There is no surer way to ensure a life of poverty than being an unwed young mother. As the black family has collapsed, generational poverty and inter-racial violence have skyrocketed. Every weekend hundreds of young black men are shot and often killed by other young black men in our most "diverse" cities. For example, here are the five most violent per capita cities in the U.S. with their percentage of black population in parenthesis in 2010: Baltimore (63.7%); Milwaukee (40%); Memphis (63%); Detroit (82%) and the champion St. Louis (49%). In St. Louis, crime statistics indicate that an enormous percentage of the violent crime, especially murder, is concentrated in the black community. On the other hand, in similarly sized cities with the lowest crime like San Jose, with a violent crime rate one fifth of the rate of St. Louis, the black population is 3.2% or Portland where the black population is only around 6%. This is reflected in another statistic. Although blacks are around 13% of the population, they are around 40% of the U.S. prison population. For comparison, Hispanics are 16% of the total population and are 20% of the prison population. I know, I know. The common response is "It is not their fault! Poverty! Lack of jobs and after school programs!". We are supposed to believe that poverty causes crime but I think the opposite is true: crime causes poverty. More on that on a different day.
Depending on which stats you use, over 20% of blacks live in poverty (around 20% of Hispanics do as well, versus 9% for whites). Whites have a home ownership rate of over 70% (2000 data) but blacks and Hispanics are both well under 50% and that rate might have fallen since. America is more divided than we have been since the Civil War and political violence is becoming more common. As the competing tribes and identities gain numerical prominence, our political world has turned become a huge exercise in identity politics.
Based on an awful lot of factors, I don't see that things are improving much in America as we have gotten more "diverse" and a lot of things are worse. I am not really sure that the American system, which is still better than most any other system ever tried, is really appropriate for a nation of 350 million people spread out over 3.5 million square miles that is increasingly made up of a diverse population that doesn't share any common values, are actively competing based on identity with other citizens and often times really, really despise each other. We are often told/scolded that America is a propositional nation, we are not "blood and soil" like old Europe but a nation of ideas and as long as you share those ideas you are as American as someone with a family lineage stretching back to the pre-Revolutionary War era. I don't think that is true anymore and probably never was. How can we be a nation held together by shared ideals when no one seems to agree what those ideals are in the first place?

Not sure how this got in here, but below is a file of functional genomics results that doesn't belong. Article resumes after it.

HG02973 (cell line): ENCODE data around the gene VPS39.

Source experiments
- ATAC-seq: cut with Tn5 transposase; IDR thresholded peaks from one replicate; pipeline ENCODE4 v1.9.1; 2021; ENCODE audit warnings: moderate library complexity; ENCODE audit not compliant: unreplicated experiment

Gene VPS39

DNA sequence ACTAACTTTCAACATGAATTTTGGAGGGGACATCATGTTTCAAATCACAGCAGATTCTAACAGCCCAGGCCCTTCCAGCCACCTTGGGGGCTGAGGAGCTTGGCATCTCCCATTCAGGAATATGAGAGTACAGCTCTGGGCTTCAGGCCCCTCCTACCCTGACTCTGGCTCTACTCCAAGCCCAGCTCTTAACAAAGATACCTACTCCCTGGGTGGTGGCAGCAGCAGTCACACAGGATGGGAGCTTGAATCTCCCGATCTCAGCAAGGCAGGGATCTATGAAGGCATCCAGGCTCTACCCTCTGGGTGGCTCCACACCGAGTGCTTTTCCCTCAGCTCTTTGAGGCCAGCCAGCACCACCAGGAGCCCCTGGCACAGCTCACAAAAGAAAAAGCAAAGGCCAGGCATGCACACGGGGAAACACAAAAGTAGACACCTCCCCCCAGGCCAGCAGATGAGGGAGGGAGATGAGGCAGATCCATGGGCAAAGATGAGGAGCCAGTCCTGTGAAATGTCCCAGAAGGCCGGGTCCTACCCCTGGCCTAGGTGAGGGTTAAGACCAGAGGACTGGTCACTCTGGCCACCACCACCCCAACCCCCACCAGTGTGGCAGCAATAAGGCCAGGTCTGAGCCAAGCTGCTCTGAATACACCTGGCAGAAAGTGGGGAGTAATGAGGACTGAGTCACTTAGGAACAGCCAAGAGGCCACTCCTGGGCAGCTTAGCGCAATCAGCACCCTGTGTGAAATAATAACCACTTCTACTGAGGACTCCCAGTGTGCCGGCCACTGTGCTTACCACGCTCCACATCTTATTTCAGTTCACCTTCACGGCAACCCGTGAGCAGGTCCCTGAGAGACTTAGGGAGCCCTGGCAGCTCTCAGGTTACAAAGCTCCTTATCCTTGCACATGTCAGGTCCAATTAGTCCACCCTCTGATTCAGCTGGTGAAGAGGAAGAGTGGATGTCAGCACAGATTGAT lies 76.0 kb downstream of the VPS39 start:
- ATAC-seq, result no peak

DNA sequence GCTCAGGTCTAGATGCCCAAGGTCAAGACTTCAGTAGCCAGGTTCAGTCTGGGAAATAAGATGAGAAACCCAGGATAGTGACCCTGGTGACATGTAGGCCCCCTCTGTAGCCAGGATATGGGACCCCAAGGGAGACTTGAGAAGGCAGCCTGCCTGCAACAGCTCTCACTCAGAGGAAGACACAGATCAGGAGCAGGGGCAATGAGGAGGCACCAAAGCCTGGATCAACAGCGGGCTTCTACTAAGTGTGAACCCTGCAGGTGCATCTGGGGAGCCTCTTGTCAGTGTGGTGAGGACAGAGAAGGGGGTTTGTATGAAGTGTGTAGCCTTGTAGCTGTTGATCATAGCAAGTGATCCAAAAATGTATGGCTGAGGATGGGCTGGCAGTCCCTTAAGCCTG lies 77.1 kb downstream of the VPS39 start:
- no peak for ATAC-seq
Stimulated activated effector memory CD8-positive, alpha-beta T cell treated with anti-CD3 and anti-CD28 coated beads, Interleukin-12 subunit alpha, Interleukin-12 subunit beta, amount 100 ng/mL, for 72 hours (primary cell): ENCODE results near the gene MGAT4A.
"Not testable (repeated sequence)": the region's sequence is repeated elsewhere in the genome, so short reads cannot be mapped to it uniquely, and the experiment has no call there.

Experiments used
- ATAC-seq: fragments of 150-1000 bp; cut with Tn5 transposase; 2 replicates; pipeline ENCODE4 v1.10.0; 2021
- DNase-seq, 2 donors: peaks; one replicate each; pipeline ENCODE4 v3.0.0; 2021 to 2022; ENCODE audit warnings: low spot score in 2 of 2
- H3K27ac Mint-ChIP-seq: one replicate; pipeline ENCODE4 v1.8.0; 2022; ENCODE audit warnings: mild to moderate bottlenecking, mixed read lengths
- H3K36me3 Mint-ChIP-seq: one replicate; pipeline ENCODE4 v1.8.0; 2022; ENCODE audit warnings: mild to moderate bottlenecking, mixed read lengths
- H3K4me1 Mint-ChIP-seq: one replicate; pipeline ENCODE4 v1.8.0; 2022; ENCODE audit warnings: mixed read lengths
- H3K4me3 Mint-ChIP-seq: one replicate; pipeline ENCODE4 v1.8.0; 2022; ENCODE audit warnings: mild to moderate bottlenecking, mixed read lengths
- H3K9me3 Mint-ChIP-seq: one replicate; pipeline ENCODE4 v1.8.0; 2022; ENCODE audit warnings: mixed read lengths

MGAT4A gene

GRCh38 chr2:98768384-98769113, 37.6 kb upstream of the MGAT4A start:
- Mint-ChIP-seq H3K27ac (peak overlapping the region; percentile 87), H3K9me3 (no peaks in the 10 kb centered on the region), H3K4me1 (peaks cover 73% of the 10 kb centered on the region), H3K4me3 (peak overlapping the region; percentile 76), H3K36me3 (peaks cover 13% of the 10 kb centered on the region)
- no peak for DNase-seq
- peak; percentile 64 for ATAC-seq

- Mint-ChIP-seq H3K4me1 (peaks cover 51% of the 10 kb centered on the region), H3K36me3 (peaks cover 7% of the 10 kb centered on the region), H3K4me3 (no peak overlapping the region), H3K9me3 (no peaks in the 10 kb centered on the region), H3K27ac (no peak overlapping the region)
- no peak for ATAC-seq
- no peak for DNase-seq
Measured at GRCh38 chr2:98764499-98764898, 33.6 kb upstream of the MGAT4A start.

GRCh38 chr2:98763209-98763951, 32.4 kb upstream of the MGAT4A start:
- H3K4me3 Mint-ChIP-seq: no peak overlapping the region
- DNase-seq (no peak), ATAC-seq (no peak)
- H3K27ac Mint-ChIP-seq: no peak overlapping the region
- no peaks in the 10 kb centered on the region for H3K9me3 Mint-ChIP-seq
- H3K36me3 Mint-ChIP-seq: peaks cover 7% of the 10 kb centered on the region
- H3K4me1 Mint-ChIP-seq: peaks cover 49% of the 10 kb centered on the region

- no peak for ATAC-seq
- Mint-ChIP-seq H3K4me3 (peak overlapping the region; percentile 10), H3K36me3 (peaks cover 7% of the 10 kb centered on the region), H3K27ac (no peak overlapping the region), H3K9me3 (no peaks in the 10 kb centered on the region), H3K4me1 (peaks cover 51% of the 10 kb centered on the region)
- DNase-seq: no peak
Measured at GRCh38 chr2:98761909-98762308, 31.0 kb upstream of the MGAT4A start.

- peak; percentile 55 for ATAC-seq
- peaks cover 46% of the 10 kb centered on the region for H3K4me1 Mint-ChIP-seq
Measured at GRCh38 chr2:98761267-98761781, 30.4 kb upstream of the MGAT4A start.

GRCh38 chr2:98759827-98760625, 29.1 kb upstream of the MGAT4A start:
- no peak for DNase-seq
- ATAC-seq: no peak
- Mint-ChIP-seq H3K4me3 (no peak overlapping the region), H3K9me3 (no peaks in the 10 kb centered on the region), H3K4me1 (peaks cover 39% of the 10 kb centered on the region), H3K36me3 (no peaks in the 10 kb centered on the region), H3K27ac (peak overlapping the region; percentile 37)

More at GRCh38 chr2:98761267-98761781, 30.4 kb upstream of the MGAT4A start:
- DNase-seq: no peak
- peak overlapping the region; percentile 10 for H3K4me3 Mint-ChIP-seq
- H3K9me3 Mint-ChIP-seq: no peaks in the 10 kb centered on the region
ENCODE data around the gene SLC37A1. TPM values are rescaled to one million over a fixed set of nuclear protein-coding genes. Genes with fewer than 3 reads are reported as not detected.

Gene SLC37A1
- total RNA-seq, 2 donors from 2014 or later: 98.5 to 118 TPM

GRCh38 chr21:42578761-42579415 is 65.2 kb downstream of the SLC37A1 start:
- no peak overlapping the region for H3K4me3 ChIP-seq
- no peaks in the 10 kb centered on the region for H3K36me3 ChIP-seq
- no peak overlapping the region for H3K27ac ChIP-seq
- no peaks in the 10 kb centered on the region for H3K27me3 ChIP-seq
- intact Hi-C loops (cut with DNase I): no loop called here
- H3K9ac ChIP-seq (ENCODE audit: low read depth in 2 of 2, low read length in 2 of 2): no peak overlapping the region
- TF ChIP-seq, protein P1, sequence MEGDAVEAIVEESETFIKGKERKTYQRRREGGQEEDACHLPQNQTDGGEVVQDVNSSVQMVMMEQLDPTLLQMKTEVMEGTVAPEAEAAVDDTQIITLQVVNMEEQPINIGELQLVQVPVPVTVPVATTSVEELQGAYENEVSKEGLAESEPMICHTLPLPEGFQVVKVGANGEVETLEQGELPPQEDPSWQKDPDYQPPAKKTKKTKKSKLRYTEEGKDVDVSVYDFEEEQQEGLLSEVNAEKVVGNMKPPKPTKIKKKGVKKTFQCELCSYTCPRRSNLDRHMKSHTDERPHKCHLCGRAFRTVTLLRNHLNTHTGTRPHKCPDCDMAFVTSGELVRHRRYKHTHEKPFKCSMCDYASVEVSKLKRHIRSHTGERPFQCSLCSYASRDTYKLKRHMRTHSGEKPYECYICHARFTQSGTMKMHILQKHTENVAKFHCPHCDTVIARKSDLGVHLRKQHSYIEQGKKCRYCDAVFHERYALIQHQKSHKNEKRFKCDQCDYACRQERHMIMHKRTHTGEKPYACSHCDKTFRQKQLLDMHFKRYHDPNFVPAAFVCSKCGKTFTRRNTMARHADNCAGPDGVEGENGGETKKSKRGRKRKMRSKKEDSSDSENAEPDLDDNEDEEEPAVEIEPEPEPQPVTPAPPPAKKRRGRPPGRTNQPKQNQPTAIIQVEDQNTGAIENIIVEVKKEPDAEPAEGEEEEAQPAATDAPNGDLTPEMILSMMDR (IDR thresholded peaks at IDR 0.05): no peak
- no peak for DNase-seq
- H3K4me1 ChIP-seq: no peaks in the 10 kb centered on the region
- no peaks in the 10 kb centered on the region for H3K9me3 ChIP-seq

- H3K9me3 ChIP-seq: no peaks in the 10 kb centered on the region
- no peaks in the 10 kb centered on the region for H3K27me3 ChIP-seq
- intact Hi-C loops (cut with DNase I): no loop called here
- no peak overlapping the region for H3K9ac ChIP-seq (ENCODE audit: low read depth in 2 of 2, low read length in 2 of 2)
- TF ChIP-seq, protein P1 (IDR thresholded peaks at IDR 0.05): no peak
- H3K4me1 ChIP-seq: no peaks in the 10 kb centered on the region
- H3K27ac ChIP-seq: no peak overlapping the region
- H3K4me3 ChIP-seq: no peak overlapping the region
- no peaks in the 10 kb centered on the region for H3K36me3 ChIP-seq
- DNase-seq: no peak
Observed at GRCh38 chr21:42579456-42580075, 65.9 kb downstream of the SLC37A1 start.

We are told over and over that "diversity is our greatest strength" but when you ask why diversity is our greatest strength you are called a racist and yet no one can seem to point to any concrete way that diversity makes things better at all. For most of our history America was not a very diverse country, overwhelmingly white with a significant black population that were segregated, literally and figuratively, from every day American life. Far from being our greatest strength, I believe that ultimately "diversity" is going to spell the end of America as it has existed. You might consider that to be great news but I don't. Whether you think diversity is swell or not, there is no doubt that America of 2050 is going to be a radically different place from America of 1950, assuming America survives intact.
It is one of the rules that I live by to assume that the questions we are not allowed to ask are precisely the sort of questions we must be asking. Tucker Carlson's question deserves a serious response and just as importantly we need to be ready to ask some follow-up questions based on what we find. Unfortunately there are very few prominent people even willing to ask the question he did and fewer still who will face the ramifications of the answer.